The following article reports on unconfirmed reports that Iran is set to execute Iranian pastor Yousef Nadarkhani.

http://www.compassdirect.org/english/country/iran/article_1416779.html

 

Suicide Bombers Attack Worship Service in Jos, Nigeria

The following article reports on the car bombing of a Church of Christ in Nigeria (COCIN) worship service in Jos, Nigeria, by Boko Haram Islamic extremists.

http://www.compassdirect.org/english/country/nigeria/article_1418143.html

 

The articles linked to above are by Compass Direct News and  relate to persecution of Christians around the world. Please keep in mind that the definition of ‘Christian’ used by Compass Direct News is inclusive of some that would not be included in a definition of Christian that I would use or would be used by other Reformed Christians. The articles do however present an indication of persecution being faced by Christians around the world.

India’s Anti-Christian Violence in 2008 Linked to Terrorists


Christians call for agency to probe anti-Muslim terrorism ties to Orissa-Karnataka attacks.

NEW DELHI, March 25 (CDN) — Right-wing terrorists played a key role in attacking and killing Christians in Orissa and Karnataka states in 2008, one of the Hindu extremist suspects in anti-Muslim bomb blasts has told investigators, leading to renewed demands for a probe by India’s anti-terror agency.

Pragya Singh Thakur, arrested for planning 2008 bombings targeting Muslims in west India, told the National Investigation Agency (NIA) that Lt. Col. Prasad Srikant Purohit had “masterminded” the 2008 anti-Christian violence in Orissa and Karnataka, The Indian Express daily reported on Wednesday (March 23). Purohit is accused along with Thakur for the 2008 bombings of Muslims.

Thakur had met with Purohit after the August 2008 Kandhamal attacks against Christians began and told her “he was into big things like blasts, etc., and had masterminded the Orissa and Karnataka ‘disturbances,’” the national daily reported.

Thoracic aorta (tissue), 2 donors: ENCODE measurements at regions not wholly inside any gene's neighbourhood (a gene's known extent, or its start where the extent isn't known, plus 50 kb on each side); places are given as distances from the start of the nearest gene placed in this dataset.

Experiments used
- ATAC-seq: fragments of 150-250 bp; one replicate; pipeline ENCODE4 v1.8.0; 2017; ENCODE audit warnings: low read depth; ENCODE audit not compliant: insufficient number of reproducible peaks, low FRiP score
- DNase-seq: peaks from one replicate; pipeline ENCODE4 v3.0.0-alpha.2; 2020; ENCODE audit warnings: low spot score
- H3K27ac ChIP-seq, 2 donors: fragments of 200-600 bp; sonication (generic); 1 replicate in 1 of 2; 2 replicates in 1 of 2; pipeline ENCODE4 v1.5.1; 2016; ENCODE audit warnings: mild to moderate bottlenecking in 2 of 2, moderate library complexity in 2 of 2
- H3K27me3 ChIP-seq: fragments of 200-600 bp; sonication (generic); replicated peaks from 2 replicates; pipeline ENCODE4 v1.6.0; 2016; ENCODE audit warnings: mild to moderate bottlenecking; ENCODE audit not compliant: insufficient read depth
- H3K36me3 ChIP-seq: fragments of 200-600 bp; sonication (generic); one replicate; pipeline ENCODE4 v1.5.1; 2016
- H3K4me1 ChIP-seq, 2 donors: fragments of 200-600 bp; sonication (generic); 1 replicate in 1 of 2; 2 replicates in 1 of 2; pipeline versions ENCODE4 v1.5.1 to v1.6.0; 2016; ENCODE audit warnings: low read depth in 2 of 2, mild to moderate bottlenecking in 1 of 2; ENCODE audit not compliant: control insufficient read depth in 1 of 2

The NIA, a recently formed agency to prevent, probe and prosecute terrorism-related incidents on a national scale, is investigating several cases involving right-wing terrorism aimed at the Muslim minority in retaliation for Islamist attacks. Both Thakur, formerly a member of the Hindu nationalist Bharatiya Janata Party’s student wing, and Purohit, who was serving in the Indian Army when he was arrested for his role in blasts in Malegaon city in western Maharashtra state, were part of the Hindu extremist Abhinav Bharat.

Thakur’s statement to the NIA came soon after a Directorate of Military Intelligence report said Purohit had confessed to having killed at least two Christians in Kandhamal and playing a role in violence in Karnataka and other states.

The revelation by Thakur was not surprising, said John Dayal, secretary general of the All India Christian Council.

“We have held that the military precision of the Kandhamal riots, which spread fast and raged for months, could not be a work of mere common people, and that higher brains were at work to ‘teach the Christians a lesson’ while sending out signals of their power lust to the entire nation,” Dayal told Compass.

The violence in Kandhamal began following the assassination of a Hindu extremist leader Laxmanananda Saraswati on Aug. 23, 2008. Though Maoists claimed responsibility for the murder, Hindu extremists blamed Christians for it. The violence began after the arrival of Indresh Kumar, an executive committee member of the Hindu extremist Rashtriya Swayamsevak Sangh (RSS) and a suspect in blast cases, said Kandhamal activist Ajay Singh. Local media reports said Kumar was part of Saraswati’s funeral procession, which was designed to trigger the attacks, Singh added.